Increased use of algorithms in the justice system could lead to ‘dehumanised justice’ and threaten human rights, according to the Law Society. Following a year-long investigation into the technology, a report by the solicitors professional body concluded that there was a lack of explicit standards and transparency about the use of algorithmic systems in criminal justice and called for greater oversight.
‘An uncritical reliance on technology could lead to wrong decisions that threaten human rights and undermine public trust in the justice system,’ the group said. At present, examples of algorithmic systems being used by police forces nationwide include facial recognition systems, DNA profiling, predictive crime mapping and hot-spotting, and mobile phone data extraction.
The Law Society’s technology and law policy commission published its report earlier this week which drew on four public sessions and interviews with over 75 experts. The increase in the use of such technology has been attributed to the resourcing pressures.
The group argued that the criminal justice was faced with ‘an avalanche of problems, including a growing shortage of duty solicitors, increasing court closures, barriers to accessing legal aid, and crucial evidence not being available until the last minute’. ‘Algorithmic systems might help bring efficiencies to the system through automation of rote tasks, or, more controversially, might take more value-laden decision support roles,’ it said.
A freedom of information based study in the United Kingdom in 2016 asked all police forces whether they used algorithms or similar approaches and 14% of the 43 forces confirmed they did. The civil liberties group Liberty undertook a similar exercise last year – making 90 freedom of information requests to police forces – and 14 returned affirmatively.
There is a long history of ‘predictive hotspot policing’ allowing for statistical forecasts about where future crime may take place, which, according to the report, entered the public consciousness through the deployment of the US PredPol software. Kent Police used PredPol for the last five years until early 2018, and are currently building their own system. In the UK, ProMap, built by researchers at the Jill Dando Institute of Crime Science, University College London, was deployed in the East Midlands in 2005/6. The report listed a number of collaborations between UK police forces and universities. For example, London Metropolitan Police partnered with University College London on a £1.4m Research Councils UK-funded project concerning geospatial predictive modelling for policing between 2012 and 2016.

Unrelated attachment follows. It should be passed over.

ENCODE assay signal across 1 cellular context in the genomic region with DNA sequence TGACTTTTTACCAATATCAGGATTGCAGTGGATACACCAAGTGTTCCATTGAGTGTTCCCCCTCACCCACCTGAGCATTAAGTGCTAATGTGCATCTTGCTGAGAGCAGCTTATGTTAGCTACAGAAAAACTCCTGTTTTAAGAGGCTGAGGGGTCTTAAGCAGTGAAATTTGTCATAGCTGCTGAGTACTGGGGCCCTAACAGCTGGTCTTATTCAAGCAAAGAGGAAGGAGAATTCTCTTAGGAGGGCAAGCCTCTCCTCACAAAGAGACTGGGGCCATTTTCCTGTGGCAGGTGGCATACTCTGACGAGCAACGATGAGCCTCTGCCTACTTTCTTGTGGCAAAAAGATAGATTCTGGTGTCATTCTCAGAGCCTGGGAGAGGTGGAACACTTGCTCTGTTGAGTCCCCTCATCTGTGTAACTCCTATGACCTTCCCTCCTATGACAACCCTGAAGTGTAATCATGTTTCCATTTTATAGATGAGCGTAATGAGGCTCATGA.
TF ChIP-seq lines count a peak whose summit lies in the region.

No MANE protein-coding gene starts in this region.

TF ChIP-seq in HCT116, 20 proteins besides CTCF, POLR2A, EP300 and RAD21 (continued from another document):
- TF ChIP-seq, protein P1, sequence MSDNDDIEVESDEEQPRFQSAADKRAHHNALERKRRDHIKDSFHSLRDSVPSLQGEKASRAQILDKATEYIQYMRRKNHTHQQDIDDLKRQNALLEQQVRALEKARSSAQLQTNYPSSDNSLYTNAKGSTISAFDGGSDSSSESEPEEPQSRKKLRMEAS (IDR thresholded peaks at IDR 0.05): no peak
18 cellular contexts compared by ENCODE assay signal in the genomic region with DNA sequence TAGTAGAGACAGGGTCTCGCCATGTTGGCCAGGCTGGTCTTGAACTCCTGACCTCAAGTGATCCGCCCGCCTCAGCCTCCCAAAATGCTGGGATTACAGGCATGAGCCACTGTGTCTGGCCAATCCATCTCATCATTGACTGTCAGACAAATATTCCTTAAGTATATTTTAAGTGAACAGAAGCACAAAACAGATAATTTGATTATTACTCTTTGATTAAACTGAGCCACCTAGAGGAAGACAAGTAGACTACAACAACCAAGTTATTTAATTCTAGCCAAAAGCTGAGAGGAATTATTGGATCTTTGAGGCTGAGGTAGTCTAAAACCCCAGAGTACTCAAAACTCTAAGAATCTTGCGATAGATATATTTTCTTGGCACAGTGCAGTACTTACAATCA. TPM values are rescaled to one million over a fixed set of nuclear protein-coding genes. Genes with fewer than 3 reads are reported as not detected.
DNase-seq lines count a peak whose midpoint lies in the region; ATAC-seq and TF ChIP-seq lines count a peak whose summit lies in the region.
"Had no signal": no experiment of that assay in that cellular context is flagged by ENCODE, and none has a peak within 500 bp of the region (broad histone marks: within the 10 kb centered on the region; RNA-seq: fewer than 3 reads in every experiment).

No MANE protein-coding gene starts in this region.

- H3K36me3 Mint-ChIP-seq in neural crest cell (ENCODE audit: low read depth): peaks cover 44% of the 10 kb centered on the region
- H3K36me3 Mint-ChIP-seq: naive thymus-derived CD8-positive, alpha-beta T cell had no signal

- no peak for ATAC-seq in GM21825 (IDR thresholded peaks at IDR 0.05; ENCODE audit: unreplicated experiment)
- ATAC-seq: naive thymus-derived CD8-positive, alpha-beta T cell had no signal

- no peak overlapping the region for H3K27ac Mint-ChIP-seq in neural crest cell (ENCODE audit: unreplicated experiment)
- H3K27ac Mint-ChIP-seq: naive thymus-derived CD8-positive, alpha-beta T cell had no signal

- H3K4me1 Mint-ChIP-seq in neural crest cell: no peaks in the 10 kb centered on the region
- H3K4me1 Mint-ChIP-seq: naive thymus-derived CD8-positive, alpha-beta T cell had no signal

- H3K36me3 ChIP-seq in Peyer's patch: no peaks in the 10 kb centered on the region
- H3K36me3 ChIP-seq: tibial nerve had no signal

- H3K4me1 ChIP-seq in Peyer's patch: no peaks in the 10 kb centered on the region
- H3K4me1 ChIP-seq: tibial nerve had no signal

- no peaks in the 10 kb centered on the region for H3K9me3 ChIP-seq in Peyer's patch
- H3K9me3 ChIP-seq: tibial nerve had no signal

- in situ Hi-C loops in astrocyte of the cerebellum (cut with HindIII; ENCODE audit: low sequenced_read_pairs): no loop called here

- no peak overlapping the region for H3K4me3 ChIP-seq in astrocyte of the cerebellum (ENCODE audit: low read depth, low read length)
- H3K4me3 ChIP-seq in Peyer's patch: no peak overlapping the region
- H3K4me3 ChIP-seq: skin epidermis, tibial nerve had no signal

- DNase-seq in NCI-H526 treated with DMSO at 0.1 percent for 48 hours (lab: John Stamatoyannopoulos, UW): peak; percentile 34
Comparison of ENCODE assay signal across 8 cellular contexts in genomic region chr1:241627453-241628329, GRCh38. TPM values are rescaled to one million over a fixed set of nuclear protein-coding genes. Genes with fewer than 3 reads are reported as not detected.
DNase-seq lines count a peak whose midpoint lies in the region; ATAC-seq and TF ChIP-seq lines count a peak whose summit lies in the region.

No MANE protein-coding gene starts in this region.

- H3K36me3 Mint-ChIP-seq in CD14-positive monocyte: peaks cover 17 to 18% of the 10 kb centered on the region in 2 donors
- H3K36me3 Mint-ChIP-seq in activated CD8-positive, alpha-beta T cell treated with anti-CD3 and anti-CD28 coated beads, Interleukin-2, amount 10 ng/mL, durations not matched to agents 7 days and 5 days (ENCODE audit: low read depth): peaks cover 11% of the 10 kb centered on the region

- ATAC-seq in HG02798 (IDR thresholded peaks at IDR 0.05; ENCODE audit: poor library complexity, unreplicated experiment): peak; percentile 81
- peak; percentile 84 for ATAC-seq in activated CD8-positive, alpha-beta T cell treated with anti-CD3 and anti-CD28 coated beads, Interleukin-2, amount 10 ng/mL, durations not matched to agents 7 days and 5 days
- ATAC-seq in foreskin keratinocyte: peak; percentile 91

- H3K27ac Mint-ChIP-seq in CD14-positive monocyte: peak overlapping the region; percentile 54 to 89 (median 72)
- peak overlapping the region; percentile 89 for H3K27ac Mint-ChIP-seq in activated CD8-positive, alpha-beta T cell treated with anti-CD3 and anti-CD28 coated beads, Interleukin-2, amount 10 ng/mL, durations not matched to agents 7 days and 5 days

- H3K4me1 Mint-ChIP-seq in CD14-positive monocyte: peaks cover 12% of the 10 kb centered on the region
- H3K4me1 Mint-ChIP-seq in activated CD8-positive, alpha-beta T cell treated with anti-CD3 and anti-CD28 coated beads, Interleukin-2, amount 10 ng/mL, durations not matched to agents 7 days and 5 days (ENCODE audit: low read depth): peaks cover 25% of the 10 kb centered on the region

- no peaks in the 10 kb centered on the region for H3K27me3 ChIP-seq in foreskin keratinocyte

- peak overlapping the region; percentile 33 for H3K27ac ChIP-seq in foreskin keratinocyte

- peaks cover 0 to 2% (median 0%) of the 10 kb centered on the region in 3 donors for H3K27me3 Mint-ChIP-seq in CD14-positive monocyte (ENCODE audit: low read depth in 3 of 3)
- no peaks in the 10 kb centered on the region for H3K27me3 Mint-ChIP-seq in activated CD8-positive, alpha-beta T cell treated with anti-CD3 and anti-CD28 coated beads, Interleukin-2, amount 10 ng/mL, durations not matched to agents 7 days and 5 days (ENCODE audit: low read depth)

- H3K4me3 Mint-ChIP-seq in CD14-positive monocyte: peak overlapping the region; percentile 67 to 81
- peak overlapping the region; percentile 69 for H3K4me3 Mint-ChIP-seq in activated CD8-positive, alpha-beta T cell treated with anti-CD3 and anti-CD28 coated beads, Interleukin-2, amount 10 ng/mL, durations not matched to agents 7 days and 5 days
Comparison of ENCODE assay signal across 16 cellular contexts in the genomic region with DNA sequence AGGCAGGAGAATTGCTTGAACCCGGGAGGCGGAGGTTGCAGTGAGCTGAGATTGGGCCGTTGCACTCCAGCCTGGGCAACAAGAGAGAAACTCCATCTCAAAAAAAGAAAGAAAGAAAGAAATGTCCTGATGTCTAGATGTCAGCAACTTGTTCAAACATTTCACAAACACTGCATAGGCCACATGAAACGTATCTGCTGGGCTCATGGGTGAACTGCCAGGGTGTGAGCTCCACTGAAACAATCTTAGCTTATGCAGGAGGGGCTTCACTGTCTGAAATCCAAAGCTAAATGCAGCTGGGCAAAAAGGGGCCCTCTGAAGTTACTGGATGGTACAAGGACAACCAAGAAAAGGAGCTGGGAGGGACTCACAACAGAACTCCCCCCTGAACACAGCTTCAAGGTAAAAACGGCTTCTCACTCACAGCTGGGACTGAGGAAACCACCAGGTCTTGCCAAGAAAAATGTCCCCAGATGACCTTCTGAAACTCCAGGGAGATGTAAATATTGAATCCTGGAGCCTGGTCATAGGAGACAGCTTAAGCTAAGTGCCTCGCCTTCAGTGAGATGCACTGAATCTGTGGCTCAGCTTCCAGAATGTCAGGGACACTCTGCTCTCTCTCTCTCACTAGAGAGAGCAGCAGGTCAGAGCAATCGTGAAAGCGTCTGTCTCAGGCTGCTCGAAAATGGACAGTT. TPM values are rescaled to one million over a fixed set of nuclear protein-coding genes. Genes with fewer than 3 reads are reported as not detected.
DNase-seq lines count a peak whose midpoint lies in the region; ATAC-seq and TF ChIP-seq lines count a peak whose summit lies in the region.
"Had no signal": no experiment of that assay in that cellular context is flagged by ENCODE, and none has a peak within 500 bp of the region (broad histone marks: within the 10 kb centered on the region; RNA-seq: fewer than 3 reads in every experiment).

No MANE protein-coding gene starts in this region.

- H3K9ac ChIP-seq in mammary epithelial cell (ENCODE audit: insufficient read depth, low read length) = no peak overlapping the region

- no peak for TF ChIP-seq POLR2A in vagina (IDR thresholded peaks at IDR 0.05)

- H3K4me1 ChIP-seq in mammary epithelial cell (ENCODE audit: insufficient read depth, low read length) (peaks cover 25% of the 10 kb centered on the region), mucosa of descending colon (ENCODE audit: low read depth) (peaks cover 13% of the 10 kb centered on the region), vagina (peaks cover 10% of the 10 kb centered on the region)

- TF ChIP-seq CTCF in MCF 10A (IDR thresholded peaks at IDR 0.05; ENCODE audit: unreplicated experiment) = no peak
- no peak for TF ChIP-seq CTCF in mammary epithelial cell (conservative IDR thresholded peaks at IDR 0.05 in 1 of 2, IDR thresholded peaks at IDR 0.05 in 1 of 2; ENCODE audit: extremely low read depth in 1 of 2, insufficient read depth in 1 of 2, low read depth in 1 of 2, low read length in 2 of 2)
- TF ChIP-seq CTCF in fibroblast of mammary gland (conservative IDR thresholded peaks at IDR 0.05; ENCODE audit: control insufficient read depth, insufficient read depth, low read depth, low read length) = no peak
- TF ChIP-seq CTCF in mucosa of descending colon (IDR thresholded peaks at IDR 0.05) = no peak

According to the Law Society, the main challenge of algorithm use is the potential for discriminatory decisions to be made based on biased or oversimplified data. The report highlights that in general data is unable to articulate the complexities of an issue. ‘Relying on algorithmic systems might result in some decisions being made on a shallow view of evidence and without a deep, contextual consideration of the facts,’ the report said.
The element of human interpretability is removed from this purely algorithmic decision-making process. According to the report, the technology is making predictions and decision outcomes based on data which has been inputted and could exacerbate existing discriminatory policing policies in certain neighbourhoods.
‘If, as is commonly known, the justice system does under-serve certain populations or over-police others, these biases will be reflected in the data, meaning it will be a biased measurement of the phenomena of interest, such as criminal activity.’
The Law Society’s technology and law policy commission
The report highlight risks that stem from what are ‘effectively policy decisions baked into algorithmic systems being made invisibly and unaccountably by contractors and vendors’. The Law Society group argues that ‘political design choices should never be outsourced’ since checks and balances on the technology cannot be properly maintained if they are.
The report also asserts that with the right framework, algorithmic systems can benefit the justice system by providing efficiency, efficacy, auditability and consistency. Its recommendations include developing oversight mechanisms including the creation of a National Register of Algorithmic Systems to make it simpler to analyse what is already out there; declaring the lawful basis of algorithmic systems in the criminal justice system in advance of their use which would inevitably require clarifying and changing legislation pertaining to data protection, freedom of information, procurement and equality duties; and educating public bodies on the appropriate and responsible use of this technology.
For the full report, click link.